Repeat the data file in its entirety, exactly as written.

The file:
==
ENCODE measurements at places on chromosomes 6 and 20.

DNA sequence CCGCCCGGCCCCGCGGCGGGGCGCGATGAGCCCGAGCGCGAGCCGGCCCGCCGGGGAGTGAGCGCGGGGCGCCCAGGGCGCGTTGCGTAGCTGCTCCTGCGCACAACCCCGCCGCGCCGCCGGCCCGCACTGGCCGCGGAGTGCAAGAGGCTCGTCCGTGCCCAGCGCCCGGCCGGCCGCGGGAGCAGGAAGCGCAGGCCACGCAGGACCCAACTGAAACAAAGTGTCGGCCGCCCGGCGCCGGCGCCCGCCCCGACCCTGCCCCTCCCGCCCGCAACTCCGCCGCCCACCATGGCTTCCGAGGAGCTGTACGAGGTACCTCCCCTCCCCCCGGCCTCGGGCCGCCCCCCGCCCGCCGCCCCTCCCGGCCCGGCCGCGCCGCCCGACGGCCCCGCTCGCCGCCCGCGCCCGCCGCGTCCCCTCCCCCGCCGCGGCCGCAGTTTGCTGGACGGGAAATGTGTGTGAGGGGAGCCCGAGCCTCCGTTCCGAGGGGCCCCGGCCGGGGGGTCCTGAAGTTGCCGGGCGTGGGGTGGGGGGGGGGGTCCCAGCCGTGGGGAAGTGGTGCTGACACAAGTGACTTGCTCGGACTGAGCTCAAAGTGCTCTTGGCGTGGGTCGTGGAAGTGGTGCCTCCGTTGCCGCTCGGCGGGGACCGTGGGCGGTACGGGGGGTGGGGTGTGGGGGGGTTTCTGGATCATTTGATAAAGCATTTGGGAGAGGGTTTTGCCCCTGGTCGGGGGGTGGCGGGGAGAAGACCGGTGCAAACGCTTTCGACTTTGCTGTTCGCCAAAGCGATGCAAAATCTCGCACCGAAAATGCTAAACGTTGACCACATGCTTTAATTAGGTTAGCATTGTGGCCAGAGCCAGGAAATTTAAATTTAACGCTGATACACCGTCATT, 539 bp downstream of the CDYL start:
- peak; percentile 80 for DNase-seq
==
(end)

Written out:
ENCODE measurements at places on chromosomes 6 and 20.

DNA sequence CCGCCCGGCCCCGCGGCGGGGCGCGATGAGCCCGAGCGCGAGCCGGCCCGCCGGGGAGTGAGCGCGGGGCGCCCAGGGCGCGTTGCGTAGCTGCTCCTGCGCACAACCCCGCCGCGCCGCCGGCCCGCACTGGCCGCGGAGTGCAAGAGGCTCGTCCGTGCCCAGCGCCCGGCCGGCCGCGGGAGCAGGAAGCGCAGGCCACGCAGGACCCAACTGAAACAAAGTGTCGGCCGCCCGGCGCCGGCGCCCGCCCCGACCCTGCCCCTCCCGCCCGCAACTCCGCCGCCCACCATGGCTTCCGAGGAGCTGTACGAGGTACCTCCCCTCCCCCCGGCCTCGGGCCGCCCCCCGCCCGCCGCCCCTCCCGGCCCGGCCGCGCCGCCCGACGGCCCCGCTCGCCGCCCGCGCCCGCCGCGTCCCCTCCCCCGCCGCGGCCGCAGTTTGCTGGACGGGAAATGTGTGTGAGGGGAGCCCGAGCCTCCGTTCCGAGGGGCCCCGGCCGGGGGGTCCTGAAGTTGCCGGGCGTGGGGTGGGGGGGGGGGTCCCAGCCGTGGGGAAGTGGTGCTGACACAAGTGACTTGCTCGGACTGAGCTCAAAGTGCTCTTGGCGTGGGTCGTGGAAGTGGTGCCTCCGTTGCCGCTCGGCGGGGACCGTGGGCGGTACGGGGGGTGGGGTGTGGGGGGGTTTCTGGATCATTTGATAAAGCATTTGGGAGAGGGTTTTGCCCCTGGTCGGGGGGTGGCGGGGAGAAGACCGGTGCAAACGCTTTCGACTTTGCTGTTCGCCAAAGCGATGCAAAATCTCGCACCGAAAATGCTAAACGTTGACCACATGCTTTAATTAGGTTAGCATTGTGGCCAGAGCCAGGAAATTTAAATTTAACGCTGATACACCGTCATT, 539 bp downstream of the CDYL start:
- peak; percentile 80 for DNase-seq